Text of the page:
The control program may receive the request from the user and translate the user request into hardware commands for reading the selected game saves from the game system memory card. (Step ST4) For example, the control program may determine the block numbers corresponding to the game saves desired to be saved. The control program may then transmit a read memory card command, as illustrated in FIG. 3, for the corresponding block numbers to the microcontroller 20. (Step ST5) The microcontroller 20 may then convert the block numbers into memory addresses and read the appropriate block information from the game system memory card. The microcontroller 20 may then send the game save information to the computer, for example, using the data structure for sending data illustrated in FIG. 4. The control program may then receive and store the game save in memory, for example, on the hard disk. (Step ST6) The control program may then extract the necessary information to display the game save information to the user in the left panel of the graphical user interface and display the information to the user. (Step ST7) The control program may then return to wait for additional requests from the user.

Once the game save is stored in the computer memory, the user may simply leave the game save there for later use, or the user may desire to transmit the game save to another user over a network. In order to transfer the game save to another user, the user may access the e-mail button illustrated in the graphical user interface of FIG. 6. The e-mail button may call up a default e-mail program, such as “Microsoft Exchange”. The user may then attach the game save to an e-mail file and transmit the game save to another user.

In an alternative embodiment, the user may call up a web browser, such as “Microsoft Internet Explorer” or “Netscape Communicator”, and upload game saves to a web site. The user may also download game saves posted by another user on a web site. In yet another alternative, the user may utilize a file transfer protocol, such as FTP, to transfer game saves to another user through a network.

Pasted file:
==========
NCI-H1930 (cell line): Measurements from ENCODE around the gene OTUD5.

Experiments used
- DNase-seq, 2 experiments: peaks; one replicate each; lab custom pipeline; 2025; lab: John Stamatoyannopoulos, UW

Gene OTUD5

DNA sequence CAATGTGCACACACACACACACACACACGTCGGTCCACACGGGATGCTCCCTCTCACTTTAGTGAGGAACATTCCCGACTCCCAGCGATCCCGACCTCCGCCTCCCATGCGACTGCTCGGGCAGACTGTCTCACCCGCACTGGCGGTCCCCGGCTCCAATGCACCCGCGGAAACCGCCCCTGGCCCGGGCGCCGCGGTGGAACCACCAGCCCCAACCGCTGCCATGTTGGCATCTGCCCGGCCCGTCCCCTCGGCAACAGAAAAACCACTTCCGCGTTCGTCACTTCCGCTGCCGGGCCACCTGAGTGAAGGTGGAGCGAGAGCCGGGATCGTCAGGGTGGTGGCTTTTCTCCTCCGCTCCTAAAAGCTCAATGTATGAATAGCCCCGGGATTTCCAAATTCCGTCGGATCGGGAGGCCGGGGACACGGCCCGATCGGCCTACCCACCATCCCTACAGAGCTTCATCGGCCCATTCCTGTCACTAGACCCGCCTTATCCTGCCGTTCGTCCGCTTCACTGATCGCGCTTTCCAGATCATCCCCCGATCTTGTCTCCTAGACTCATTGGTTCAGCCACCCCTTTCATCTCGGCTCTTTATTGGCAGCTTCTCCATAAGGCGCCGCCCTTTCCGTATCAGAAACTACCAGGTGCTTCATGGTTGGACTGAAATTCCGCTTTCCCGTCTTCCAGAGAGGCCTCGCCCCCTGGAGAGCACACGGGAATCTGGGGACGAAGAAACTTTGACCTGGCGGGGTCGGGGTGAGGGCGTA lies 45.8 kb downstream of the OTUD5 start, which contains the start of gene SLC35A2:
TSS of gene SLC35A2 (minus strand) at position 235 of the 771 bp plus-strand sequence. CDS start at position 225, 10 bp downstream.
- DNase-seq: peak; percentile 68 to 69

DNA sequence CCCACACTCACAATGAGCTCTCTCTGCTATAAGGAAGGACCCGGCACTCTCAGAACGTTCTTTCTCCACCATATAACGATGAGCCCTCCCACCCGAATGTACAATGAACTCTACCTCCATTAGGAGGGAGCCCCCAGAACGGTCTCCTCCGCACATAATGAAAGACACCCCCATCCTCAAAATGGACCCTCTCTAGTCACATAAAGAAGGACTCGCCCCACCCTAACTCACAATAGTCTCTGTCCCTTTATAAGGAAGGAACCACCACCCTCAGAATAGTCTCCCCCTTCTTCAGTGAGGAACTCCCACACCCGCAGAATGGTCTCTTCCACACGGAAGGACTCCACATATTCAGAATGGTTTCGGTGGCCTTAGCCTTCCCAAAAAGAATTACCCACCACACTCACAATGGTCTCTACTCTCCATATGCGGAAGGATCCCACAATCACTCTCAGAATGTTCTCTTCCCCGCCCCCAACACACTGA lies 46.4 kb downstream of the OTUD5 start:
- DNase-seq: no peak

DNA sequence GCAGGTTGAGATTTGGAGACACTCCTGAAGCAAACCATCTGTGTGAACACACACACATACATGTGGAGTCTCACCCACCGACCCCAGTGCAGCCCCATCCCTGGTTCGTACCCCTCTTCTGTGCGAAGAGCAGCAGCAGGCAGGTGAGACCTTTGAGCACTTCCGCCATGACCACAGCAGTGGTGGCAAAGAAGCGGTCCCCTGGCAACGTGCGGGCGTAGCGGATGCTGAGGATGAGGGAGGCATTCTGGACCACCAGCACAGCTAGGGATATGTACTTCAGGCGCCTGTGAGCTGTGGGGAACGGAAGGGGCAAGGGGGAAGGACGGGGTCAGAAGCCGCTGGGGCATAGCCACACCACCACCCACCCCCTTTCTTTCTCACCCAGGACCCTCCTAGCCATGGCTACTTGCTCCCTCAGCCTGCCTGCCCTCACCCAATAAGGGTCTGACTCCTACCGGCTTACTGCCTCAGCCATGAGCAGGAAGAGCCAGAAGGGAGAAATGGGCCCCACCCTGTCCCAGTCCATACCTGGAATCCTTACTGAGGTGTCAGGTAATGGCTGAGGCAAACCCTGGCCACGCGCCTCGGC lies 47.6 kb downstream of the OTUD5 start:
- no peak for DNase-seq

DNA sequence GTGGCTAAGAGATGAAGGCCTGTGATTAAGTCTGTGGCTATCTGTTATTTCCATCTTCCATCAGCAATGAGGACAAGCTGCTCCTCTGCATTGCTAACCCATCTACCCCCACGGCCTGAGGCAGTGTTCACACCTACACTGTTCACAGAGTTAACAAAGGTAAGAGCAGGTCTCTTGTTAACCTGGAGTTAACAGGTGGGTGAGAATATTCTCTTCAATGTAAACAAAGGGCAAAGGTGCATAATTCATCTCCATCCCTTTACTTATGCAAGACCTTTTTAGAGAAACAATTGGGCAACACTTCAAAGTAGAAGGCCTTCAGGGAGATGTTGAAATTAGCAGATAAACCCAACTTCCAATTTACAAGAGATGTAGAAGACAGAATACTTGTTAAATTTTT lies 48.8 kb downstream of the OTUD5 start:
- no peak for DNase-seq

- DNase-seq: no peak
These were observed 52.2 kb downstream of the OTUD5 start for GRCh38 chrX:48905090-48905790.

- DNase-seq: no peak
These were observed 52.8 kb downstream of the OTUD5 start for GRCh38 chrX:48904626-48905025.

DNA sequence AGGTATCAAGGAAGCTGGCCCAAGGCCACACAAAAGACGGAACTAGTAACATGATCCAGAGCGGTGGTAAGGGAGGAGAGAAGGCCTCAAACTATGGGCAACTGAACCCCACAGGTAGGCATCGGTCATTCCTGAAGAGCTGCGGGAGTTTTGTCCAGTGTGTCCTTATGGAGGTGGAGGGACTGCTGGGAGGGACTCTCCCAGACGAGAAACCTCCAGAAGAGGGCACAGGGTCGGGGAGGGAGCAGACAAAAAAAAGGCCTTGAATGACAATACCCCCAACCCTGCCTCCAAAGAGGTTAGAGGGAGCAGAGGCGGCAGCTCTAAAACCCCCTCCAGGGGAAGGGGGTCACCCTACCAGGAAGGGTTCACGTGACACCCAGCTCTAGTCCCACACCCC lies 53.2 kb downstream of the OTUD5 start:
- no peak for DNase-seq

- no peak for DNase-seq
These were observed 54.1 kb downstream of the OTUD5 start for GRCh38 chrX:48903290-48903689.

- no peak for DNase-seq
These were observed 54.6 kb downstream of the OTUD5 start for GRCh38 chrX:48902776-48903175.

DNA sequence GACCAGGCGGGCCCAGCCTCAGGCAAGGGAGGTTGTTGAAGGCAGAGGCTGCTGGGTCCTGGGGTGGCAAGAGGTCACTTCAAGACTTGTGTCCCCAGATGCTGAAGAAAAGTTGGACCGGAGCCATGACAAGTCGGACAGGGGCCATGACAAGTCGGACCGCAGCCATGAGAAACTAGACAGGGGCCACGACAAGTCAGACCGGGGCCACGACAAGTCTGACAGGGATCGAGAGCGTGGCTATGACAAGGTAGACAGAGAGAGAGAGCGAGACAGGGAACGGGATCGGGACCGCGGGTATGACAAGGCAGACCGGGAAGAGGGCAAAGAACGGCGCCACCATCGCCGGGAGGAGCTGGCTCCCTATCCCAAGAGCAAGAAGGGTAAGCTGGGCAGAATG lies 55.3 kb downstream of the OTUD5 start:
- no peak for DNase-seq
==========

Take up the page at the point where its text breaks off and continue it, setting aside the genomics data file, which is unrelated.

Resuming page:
Although the flow chart in FIG. 8 illustrates steps for copying game saves from a game system memory card to a computer, the present invention is not limited to such an embodiment. For example, the control program may perform similar steps to copy game saves from the computer to the game system memory card. In such an embodiment, the control program may translate a user request into hardware commands for writing data to the game system memory card, such as the request write memory card command illustrated in FIG. 5. The steps of waiting for user requests and displaying game same information to the user may be similar to those illustrated in FIG. 8.

Although the embodiments described above include a game save transfer device and a control program for controlling the game save transfer device to transfer game saves to and from a personal computer, the present invention is not limited to such an embodiment. For example, in an alternative embodiment, the game save transfer device may be omitted. The game system memory card may connect directly to the serial port of the computer, for example, utilizing a cable or an adapter. The control program may convert user requests for reading or writing game saves into address signals to be transmitted to the game system memory card through the serial port. The address signals may be received serially by the interface circuitry in the game system memory card and converted to parallel signals to extract data from the memory card. The interface circuitry in the game system memory card may then transmit the requested data serially to the computer.

Because the present invention allows transfer of game saves from a game system memory card to and from a computer, available memory for storing game saves is virtually unlimited. Thus, a user with a single game system memory card can store game saves in computer memory even when the quantity of game save information greatly exceeds the capacity of a game system memory card. In addition, game saves can be transferred to other users utilizing networks, such as the Internet, without physically transferring the game system memory card to the other users.

While the invention has been described in some detail by way of illustration and example, it should be understood that the invention is susceptible to various modifications and alternative forms, and is not restricted to the specific embodiments set forth. These specific embodiments are not intended to limit the invention but, on the contrary, the intention is to cover all modifications, equivalents, and alternatives falling within the spirit and scope of the invention.

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Classifications
U.S. Classification463/43
International ClassificationA63F13/02
Cooperative ClassificationA63F13/02, A63F2300/636, A63F2300/407, A63F2300/206
European ClassificationA63F13/02